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Installations show how to turn footsteps into electricity

The kinetic energy generated by pedestrian footfall was tracked and stored

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Pedestrians generate energy at one of the installations in San Francisco
Pedestrians generate energy at one of the installations in San Francisco

Interactive installations that demonstrated the possibilities of energy transition with technology that harvests energy from pedestrian footsteps have been staged in four cities across the western US.

 

The installations were hosted by Bank of the West in partnership with sustainable energy company, Pavegen.

 

Connected smart tiles

 

A grid of connected smart tiles from Pavegen were placed in highly-trafficked areas in San Francisco, Sacremento, Portland and Los Angeles which tracked and stored the kinetic energy generated by pedestrian footfall.

 

As individuals walked across the installations, large-screen monitors tracked steps towards each city’s total goal, which ranged from 50,000- to 150,000 steps. The Sacramento, Portland and Los Angeles exhibits featured overhead archways, which illuminated to demonstrate the energy that passersby were generating.

 

“Hosting these smart tile installations was an interactive way for us to demonstrate energy transition and give people in the Bank’s local footprint a first-hand look at what the future of energy could look like,” said Ryan Bailey, head of retail banking at Bank of the West.

 

“Showcasing alternative energy sources, such as pedestrian footfall, is just one of many steps we’re taking towards supporting a positive, sustainable future for our communities.”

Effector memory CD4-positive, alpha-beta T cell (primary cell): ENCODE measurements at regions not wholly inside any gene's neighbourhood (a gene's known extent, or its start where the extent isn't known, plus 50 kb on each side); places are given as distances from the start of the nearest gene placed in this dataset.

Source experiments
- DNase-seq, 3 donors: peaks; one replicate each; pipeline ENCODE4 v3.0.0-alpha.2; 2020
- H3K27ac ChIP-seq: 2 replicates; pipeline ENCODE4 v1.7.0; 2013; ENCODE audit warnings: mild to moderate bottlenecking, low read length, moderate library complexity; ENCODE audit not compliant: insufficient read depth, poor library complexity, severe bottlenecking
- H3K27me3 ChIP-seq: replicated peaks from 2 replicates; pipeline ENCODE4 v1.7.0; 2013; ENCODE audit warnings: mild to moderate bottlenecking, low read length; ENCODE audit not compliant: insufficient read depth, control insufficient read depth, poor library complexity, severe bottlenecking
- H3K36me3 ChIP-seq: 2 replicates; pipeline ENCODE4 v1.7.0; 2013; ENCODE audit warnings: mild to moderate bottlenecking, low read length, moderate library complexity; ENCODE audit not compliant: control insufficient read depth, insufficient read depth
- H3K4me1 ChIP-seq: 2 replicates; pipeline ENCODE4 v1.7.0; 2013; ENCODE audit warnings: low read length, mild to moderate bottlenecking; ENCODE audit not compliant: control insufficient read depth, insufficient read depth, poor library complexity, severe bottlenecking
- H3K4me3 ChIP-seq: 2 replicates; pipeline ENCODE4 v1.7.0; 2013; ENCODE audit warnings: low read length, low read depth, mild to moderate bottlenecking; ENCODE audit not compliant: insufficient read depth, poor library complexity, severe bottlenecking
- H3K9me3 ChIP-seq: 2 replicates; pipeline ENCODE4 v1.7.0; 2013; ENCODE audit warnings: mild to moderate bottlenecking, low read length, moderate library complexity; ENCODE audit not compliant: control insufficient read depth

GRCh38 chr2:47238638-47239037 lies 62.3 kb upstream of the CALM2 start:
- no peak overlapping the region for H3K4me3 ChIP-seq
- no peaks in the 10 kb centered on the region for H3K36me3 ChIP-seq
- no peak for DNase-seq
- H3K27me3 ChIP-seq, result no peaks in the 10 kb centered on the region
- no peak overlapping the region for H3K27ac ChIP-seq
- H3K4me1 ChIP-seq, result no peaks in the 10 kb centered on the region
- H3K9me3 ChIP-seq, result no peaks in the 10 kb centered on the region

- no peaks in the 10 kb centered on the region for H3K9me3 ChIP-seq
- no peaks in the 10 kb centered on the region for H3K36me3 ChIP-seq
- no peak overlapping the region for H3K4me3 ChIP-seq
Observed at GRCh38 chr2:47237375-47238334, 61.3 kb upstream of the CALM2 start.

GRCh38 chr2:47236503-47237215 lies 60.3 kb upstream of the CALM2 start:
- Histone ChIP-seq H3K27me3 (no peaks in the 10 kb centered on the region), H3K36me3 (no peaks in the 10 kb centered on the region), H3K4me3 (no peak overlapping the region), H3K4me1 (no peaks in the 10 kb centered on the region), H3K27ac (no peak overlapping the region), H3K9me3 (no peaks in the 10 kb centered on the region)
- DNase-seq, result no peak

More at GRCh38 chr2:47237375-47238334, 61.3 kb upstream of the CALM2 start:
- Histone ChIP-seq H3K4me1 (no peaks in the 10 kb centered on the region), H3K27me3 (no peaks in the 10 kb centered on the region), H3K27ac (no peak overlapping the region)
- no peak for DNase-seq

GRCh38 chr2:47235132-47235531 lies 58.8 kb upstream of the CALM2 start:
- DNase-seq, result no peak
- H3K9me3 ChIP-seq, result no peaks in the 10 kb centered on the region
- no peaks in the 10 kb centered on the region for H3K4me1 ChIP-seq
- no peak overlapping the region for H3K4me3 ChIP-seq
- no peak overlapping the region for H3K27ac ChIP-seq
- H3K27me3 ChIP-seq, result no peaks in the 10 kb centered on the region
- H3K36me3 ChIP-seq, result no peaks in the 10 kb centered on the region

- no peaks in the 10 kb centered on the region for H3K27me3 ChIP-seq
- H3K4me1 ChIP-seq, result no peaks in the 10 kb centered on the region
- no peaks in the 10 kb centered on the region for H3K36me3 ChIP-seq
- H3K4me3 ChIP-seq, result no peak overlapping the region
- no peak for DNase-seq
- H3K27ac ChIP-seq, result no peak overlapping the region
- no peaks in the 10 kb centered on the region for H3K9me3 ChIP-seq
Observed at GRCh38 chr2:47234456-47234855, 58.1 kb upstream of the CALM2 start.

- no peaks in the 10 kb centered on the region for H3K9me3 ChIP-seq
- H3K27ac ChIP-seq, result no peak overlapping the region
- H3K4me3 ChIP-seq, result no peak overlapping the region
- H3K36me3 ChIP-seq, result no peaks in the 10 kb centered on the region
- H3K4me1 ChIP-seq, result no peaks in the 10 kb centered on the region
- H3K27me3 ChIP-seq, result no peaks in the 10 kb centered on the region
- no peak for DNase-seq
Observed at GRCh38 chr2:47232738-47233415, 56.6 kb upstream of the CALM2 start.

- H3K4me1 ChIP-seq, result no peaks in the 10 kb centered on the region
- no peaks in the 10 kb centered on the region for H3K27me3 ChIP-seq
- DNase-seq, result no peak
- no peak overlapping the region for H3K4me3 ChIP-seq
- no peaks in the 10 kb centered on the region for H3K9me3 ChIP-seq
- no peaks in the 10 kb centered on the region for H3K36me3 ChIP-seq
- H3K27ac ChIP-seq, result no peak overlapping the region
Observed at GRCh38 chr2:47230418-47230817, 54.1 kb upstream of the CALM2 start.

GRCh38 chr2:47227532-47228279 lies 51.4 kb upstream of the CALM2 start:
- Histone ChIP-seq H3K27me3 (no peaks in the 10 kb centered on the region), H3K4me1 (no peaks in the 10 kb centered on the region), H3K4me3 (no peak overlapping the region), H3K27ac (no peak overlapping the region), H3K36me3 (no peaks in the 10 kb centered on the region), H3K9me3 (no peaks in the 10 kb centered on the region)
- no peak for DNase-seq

Upon reaching the step count goal in San Francisco, Sacramento and Los Angeles, Bank of the West made a $10,000 donation to Grid Alternatives, a non-profit providing solar power and job training to diverse and low-income households in the United States.

“Showcasing alternative energy sources, such as pedestrian footfall, is just one of many steps we’re taking towards supporting a positive, sustainable future for our communities”

 

In Portland, the same donation amount was made to Portland-based Ecotrust which works in Northwest forests, farms, rivers and cities to build a climate-smart economy good for both people and the planet.

 

“Like Bank of the West, Grid Alternatives and Ecotrust strive to make a positive impact in their surrounding communities, and as such, were perfect recipients for the donation from this event,” added Bailey.

 

“These organisations are working hard to make progress in making clean energy affordable and accessible for all, and we’re thrilled to contribute to their efforts.”

 

Bank of the West said it is committed to sustainable finance along with its parent company BNP Paribas which it claims is one of the only financial organisations in the world to adopt the UN’s sustainable development goals.

 

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